When people think of Tokyo fashion, they think of Harajuku. It’s true that Harajuku has been the centre of Japanese fashion since the 1970s, and remains one of the most popular shopping areas in the city. However, Koenji has also made its mark, and for good reason - it’s not only one of the best areas in the city for vintage clothes and the most up-to-date styles, but also live music, and great places to eat and drink dotted all over the place. Koenji is the heart of all things young and cool.
‘But if I’m looking for the height of fashion and good food, why not just go to Harajuku?’ I hear you ask - well, by all means, go to Harajuku too! It’s a fantastic part of Tokyo and an essential part of the city’s culture. And with Meiji-Jingu shrine right next to the station, it’s a place not to be missed.
But that’s not to say that you can’t see Koenji too; its streets have a unique vibe that can’t be emulated, a sort of chilled out feeling that you don’t find in the busy streets of Harajuku. However, you’ll still see the same great fashion in Koenji as you do in Harajuku – from the ‘kawaii’ pastel pinks and chiffon ruffles, to the grungy man-sized t-shirts and second-hand Doc Martens, or the bright neon outfits that you might think of first when you imagine Tokyo fashion.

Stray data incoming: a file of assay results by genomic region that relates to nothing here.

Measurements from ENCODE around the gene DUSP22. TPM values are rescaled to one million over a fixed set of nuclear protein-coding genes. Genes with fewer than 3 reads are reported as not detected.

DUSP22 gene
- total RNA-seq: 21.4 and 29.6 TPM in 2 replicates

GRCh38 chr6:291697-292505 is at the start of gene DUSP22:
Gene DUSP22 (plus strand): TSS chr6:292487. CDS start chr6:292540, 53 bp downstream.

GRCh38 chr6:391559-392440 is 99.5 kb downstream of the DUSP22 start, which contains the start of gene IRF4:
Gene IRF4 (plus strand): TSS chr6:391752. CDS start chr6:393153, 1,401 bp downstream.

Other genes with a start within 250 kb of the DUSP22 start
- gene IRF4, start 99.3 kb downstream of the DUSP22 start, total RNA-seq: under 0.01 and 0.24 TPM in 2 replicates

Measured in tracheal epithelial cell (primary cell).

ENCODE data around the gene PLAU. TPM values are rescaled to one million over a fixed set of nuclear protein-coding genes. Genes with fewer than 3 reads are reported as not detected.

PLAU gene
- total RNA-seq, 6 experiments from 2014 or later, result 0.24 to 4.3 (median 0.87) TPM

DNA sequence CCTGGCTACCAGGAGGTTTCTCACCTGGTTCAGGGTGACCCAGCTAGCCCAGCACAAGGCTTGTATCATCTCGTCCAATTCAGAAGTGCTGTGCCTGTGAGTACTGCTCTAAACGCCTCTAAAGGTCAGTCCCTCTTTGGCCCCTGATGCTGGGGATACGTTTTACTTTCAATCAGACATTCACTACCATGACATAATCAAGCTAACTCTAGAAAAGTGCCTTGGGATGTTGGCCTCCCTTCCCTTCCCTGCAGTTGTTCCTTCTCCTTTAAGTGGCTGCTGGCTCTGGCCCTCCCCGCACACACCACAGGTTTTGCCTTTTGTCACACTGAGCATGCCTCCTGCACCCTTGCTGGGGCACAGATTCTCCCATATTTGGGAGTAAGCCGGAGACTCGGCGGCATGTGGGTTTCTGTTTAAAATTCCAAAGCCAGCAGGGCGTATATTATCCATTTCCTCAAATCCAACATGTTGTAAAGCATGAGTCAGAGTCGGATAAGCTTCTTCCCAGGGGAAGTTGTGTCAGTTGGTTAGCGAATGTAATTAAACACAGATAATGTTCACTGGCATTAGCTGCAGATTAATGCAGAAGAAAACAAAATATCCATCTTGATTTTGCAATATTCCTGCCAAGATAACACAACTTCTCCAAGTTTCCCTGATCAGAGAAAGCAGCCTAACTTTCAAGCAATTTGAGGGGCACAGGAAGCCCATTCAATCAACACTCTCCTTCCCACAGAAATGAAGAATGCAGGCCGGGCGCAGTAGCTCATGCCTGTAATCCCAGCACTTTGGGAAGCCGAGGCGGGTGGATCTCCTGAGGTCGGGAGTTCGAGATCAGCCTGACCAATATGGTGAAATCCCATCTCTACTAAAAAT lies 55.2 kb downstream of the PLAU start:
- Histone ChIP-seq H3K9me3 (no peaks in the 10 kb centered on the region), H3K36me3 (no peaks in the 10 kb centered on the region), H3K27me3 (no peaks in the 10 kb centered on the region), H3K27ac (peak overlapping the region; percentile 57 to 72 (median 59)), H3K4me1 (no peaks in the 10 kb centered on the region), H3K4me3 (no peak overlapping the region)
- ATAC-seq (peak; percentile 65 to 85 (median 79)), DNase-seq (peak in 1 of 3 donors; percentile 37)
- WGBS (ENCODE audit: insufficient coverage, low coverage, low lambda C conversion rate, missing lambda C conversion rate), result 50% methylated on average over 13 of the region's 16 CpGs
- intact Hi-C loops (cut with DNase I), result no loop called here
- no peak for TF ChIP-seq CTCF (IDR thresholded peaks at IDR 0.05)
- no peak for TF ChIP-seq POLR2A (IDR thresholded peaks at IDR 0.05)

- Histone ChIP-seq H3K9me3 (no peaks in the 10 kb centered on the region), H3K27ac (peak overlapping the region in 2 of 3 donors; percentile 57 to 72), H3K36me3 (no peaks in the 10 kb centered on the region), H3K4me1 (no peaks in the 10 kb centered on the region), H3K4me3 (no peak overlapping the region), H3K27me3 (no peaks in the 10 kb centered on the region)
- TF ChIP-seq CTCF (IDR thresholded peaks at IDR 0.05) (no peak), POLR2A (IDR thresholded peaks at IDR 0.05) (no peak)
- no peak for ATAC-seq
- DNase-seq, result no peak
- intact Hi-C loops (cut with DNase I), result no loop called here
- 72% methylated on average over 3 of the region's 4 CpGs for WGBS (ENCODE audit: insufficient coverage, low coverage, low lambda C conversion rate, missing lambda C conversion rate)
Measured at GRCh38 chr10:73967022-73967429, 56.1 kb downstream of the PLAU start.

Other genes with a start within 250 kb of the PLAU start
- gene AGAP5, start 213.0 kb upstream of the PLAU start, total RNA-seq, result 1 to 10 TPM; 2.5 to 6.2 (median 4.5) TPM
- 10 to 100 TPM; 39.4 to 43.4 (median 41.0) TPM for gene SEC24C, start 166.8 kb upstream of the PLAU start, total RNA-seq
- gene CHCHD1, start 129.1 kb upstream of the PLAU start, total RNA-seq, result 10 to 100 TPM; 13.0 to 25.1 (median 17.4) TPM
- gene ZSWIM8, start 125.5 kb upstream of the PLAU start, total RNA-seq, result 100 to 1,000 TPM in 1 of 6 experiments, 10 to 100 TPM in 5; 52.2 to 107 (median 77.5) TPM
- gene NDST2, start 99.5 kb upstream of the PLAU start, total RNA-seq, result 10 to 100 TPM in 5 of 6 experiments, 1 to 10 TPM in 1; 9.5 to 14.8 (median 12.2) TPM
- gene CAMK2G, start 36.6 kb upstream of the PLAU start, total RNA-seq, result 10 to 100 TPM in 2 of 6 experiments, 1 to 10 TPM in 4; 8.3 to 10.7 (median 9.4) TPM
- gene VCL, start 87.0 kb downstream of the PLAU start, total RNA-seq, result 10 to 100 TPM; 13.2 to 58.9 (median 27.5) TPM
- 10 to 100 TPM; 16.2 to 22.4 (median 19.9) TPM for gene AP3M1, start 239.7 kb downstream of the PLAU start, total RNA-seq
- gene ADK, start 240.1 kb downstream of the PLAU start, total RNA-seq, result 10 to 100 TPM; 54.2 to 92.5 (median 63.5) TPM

There are great cafés, restaurants, and yakitori stands all over the place, plus dozens of places for a good, cold beer. Koenji is largely populated by young people, so everywhere is cheap, relaxed, and very trendy. There are also plenty of convenience stores and other such useful places for the more important errands.
The streets of Koenji are far quieter than other shopping areas in Tokyo, which provides a far more relaxed experience - and if you wander north of the train station, you’ll find some more peace and quiet in the Koenji temple, after which the area was named. It’s a small, beautiful, Buddhist temple, only a few blocks away from the exciting suburban shops. If you would like to see more of Koenji’s traditional sights, take a walk through its parks - Sanshi-no-mori, Mabashi Kōen, and Wadabori Kōen, which is further away from the centre.
If you want to visit Koenji, you may have to take the Chuo Line, which can be complicated; make sure you take the correct train, since some do not stop there. You may be required to change, even if it says ‘Koenji’ on the signs at the station. Asking for help at the station to find the correct train is always a good idea, if you’re ever unsure.
For those who want to see a part of Tokyo that is a little less well-known and has all the essential modern and traditional sights, Koenji is the place for you.